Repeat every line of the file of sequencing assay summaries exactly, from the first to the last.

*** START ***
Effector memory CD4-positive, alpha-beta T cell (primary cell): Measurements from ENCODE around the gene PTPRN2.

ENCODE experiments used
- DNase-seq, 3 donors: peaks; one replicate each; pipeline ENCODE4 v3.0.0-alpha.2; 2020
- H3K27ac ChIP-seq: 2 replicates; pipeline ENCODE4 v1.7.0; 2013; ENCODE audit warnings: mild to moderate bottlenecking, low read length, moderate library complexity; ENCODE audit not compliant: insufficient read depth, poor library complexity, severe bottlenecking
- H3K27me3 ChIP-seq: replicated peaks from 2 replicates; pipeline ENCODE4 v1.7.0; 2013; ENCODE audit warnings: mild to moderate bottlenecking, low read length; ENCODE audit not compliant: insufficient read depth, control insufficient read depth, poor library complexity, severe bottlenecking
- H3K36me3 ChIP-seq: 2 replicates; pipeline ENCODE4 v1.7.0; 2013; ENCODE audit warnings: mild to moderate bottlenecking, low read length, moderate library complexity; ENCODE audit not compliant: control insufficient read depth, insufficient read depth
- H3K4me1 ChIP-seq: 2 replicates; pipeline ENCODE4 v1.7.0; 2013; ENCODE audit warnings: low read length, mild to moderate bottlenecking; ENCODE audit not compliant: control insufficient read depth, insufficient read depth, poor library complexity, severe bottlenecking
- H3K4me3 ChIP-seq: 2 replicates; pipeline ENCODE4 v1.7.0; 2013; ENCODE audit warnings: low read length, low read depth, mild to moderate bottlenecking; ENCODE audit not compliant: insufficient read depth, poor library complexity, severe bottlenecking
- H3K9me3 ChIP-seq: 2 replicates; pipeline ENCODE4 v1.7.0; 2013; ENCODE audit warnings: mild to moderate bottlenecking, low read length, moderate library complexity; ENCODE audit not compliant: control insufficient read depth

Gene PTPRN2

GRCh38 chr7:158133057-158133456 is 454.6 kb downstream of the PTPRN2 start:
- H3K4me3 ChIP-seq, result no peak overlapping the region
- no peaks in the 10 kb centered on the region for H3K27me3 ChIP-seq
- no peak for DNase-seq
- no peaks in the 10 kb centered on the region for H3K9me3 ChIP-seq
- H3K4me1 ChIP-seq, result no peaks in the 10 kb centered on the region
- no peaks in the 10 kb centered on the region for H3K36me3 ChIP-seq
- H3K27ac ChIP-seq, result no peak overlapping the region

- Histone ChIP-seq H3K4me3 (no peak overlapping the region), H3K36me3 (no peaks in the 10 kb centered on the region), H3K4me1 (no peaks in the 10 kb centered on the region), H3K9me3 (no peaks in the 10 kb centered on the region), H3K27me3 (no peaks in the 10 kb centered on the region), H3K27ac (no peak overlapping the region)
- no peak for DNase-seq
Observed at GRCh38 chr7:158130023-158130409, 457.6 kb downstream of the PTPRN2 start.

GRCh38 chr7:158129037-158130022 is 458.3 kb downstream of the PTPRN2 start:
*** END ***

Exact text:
Effector memory CD4-positive, alpha-beta T cell (primary cell): Measurements from ENCODE around the gene PTPRN2.

ENCODE experiments used
- DNase-seq, 3 donors: peaks; one replicate each; pipeline ENCODE4 v3.0.0-alpha.2; 2020
- H3K27ac ChIP-seq: 2 replicates; pipeline ENCODE4 v1.7.0; 2013; ENCODE audit warnings: mild to moderate bottlenecking, low read length, moderate library complexity; ENCODE audit not compliant: insufficient read depth, poor library complexity, severe bottlenecking
- H3K27me3 ChIP-seq: replicated peaks from 2 replicates; pipeline ENCODE4 v1.7.0; 2013; ENCODE audit warnings: mild to moderate bottlenecking, low read length; ENCODE audit not compliant: insufficient read depth, control insufficient read depth, poor library complexity, severe bottlenecking
- H3K36me3 ChIP-seq: 2 replicates; pipeline ENCODE4 v1.7.0; 2013; ENCODE audit warnings: mild to moderate bottlenecking, low read length, moderate library complexity; ENCODE audit not compliant: control insufficient read depth, insufficient read depth
- H3K4me1 ChIP-seq: 2 replicates; pipeline ENCODE4 v1.7.0; 2013; ENCODE audit warnings: low read length, mild to moderate bottlenecking; ENCODE audit not compliant: control insufficient read depth, insufficient read depth, poor library complexity, severe bottlenecking
- H3K4me3 ChIP-seq: 2 replicates; pipeline ENCODE4 v1.7.0; 2013; ENCODE audit warnings: low read length, low read depth, mild to moderate bottlenecking; ENCODE audit not compliant: insufficient read depth, poor library complexity, severe bottlenecking
- H3K9me3 ChIP-seq: 2 replicates; pipeline ENCODE4 v1.7.0; 2013; ENCODE audit warnings: mild to moderate bottlenecking, low read length, moderate library complexity; ENCODE audit not compliant: control insufficient read depth

Gene PTPRN2

GRCh38 chr7:158133057-158133456 is 454.6 kb downstream of the PTPRN2 start:
- H3K4me3 ChIP-seq, result no peak overlapping the region
- no peaks in the 10 kb centered on the region for H3K27me3 ChIP-seq
- no peak for DNase-seq
- no peaks in the 10 kb centered on the region for H3K9me3 ChIP-seq
- H3K4me1 ChIP-seq, result no peaks in the 10 kb centered on the region
- no peaks in the 10 kb centered on the region for H3K36me3 ChIP-seq
- H3K27ac ChIP-seq, result no peak overlapping the region

- Histone ChIP-seq H3K4me3 (no peak overlapping the region), H3K36me3 (no peaks in the 10 kb centered on the region), H3K4me1 (no peaks in the 10 kb centered on the region), H3K9me3 (no peaks in the 10 kb centered on the region), H3K27me3 (no peaks in the 10 kb centered on the region), H3K27ac (no peak overlapping the region)
- no peak for DNase-seq
Observed at GRCh38 chr7:158130023-158130409, 457.6 kb downstream of the PTPRN2 start.

GRCh38 chr7:158129037-158130022 is 458.3 kb downstream of the PTPRN2 start: